Insofar as the rich become very rich, it becomes difficult to oversee and control all that wealth - the chasm between ownership, control and responsibility for assets widens ever more, making "private ownership" often more a legal fiction, and giving rise to concepts of "governance" of resources by "stake holders". Insofar as central control is possible, however, it means that the allocation of huge resources depends on the ideosyncratic whims of particular people who may make their placements for all kinds of reasons, which do not necessarily have anything much to do with economic rationality, but much more with ideological or cultural predelections. Whether tens of thousands of people will be hired or fired, can depend on the perceptions of a handful of people who hold the purse strings. That also generates uncertainty. One fraudster who robs the Societe Generale is merely the tip of the iceberg.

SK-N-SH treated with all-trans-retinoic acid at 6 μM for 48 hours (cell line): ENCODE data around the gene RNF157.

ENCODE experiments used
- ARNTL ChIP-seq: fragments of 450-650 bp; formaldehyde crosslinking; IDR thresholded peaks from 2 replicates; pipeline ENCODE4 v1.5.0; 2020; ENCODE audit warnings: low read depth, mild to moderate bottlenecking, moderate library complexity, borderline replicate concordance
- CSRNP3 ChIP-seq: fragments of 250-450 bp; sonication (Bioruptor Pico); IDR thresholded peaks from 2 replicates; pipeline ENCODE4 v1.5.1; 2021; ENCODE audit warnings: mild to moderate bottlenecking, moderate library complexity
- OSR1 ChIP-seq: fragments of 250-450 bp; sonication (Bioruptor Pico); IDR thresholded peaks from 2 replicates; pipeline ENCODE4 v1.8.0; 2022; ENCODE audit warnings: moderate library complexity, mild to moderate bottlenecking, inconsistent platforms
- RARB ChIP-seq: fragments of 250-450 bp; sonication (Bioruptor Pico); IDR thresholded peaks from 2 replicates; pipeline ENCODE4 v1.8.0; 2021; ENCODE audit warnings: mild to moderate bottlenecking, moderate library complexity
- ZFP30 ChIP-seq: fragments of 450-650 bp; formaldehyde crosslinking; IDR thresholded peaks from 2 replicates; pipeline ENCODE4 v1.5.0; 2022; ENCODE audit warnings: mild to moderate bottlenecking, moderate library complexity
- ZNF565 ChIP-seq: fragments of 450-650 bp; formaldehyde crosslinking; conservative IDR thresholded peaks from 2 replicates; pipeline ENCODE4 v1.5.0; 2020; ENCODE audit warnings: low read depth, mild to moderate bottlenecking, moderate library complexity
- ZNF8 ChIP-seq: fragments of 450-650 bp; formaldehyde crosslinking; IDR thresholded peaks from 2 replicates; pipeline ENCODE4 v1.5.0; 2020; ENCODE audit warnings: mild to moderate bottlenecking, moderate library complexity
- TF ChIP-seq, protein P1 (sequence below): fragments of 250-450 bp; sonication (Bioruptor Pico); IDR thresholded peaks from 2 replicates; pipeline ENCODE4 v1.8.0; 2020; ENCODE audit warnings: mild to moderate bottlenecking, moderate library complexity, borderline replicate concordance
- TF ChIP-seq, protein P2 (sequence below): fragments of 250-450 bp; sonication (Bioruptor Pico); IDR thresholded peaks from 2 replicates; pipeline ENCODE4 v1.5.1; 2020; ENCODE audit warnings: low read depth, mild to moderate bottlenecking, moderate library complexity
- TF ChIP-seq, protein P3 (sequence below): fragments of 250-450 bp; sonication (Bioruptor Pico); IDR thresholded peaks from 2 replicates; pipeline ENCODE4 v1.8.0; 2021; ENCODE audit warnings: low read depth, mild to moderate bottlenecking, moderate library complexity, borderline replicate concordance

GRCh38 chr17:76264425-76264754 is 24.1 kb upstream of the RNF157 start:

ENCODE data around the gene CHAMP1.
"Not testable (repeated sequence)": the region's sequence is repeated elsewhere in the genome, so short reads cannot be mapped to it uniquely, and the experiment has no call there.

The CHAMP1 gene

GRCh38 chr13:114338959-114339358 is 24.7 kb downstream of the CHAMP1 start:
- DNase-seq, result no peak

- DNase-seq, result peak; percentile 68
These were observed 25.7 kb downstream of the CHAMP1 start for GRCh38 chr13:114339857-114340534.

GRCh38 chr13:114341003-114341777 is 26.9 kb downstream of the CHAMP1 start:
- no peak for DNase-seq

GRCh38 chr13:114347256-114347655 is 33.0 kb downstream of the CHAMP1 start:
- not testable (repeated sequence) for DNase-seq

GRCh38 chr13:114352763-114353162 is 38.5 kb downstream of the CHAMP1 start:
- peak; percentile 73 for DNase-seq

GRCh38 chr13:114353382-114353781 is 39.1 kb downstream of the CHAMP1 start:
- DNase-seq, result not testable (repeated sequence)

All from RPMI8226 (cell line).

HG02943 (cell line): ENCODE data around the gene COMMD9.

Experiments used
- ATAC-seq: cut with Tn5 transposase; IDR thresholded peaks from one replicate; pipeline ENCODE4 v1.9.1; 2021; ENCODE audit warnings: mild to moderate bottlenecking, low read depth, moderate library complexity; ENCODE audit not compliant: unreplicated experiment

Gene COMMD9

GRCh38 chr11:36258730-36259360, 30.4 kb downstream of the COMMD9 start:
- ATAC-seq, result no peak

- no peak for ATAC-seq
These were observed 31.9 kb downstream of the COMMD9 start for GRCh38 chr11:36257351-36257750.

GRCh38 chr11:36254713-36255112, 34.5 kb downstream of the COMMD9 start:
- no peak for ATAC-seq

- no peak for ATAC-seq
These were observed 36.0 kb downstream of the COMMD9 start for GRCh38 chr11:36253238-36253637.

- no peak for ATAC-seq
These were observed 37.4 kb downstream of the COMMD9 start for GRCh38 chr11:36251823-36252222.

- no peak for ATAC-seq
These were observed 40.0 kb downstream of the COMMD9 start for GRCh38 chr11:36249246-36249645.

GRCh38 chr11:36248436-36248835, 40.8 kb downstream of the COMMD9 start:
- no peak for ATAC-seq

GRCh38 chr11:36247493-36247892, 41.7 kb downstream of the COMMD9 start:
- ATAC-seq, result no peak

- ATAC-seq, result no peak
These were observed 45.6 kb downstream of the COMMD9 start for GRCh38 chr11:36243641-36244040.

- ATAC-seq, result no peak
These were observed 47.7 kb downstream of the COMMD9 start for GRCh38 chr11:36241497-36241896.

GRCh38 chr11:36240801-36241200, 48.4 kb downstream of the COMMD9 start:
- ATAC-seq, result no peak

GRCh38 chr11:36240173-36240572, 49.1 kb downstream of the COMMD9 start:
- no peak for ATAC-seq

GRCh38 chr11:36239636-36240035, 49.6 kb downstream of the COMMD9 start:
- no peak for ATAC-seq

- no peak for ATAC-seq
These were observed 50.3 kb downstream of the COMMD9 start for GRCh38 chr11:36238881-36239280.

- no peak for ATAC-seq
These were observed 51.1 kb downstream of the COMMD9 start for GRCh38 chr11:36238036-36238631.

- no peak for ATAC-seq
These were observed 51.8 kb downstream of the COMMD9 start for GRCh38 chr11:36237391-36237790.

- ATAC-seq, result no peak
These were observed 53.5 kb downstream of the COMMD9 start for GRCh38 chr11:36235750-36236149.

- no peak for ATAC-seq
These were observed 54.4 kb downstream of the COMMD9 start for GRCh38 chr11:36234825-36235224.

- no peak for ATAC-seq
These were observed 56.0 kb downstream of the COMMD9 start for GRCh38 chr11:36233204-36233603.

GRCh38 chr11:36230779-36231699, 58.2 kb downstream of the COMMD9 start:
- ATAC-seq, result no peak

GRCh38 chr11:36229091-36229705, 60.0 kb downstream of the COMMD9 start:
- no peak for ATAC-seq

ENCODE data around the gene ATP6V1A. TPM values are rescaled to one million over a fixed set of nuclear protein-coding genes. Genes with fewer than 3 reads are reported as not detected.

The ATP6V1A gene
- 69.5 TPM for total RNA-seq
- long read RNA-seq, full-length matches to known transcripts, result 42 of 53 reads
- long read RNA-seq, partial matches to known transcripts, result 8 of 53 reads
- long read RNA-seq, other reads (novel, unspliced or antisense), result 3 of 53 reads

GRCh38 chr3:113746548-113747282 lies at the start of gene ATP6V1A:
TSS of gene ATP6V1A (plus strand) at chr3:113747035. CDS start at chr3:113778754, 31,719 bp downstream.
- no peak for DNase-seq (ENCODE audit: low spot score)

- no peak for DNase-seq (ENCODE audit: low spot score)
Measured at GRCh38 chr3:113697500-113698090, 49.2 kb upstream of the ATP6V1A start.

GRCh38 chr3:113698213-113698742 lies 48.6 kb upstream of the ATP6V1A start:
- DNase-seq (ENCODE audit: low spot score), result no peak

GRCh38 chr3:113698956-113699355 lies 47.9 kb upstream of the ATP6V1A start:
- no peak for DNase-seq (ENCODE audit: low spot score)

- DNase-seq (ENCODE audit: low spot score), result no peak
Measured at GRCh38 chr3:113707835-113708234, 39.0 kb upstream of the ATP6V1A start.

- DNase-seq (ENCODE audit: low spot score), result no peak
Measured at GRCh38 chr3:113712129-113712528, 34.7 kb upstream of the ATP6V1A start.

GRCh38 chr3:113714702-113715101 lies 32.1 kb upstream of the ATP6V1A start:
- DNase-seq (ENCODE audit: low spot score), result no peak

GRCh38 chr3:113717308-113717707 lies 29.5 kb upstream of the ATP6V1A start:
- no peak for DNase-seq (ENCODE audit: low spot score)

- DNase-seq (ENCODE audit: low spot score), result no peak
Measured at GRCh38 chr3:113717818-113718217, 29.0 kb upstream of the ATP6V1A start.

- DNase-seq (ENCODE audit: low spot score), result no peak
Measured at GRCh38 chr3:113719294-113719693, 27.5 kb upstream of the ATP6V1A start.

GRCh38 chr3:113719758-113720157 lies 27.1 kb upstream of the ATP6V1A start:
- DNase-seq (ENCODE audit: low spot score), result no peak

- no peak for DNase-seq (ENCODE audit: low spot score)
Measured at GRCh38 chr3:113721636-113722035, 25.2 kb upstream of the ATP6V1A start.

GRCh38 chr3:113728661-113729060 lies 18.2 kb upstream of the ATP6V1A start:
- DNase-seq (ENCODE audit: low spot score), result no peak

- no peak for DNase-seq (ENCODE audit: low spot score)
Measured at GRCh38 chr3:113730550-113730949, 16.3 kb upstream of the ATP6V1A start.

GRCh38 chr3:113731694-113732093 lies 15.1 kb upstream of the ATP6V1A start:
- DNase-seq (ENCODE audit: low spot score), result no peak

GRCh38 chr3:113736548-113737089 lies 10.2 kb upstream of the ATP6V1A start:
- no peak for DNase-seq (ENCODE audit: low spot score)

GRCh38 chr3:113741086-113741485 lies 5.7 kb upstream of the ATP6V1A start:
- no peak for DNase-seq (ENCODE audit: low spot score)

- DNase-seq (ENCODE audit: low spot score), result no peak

Incorporating more people into the cash economy turns out to be as much a cultural problem as an economic problem, since it depends to a large extent on social behaviour with regard to property rights, financial habits etc. To expand the market, you cannot very well extend credit to people who have no collateral, and cannot be relied upon to pay it back. If, in addition, these people have all sorts of traditional customs and habits with regard to acquiring and disposing of assets external to the cash economy, it may be difficult to get them to cooperate with the cash economy, because they have no vested interest in it. In his forthcoming book, Marcel van der Linden cites Peter Bauer as saying "Market-oriented economists and advocates of extensive state economic control are agreed on one matter, namely that advance from subsistence production to wider exchange is indispensable for a society's escape from extreme poverty." But, he argues, this may appear somewhat cynical in the light of the facts, since "where means of subsistence disappear without replacement by robust social insurance provisions, the likelihood of extreme poverty increases, rather than decreases. The great reluctance which small farmers and wage workers have shown in the past to abandon their own subsistence production is therefore entirely understandable." Marxists, like free-marketeers, have traditionally despised the "craft idiocy" of subsistence production, but if the choice is between producing your own stuff and economic destitution, subsistence production is a much preferable alternative. Yet it does not follow a market logic.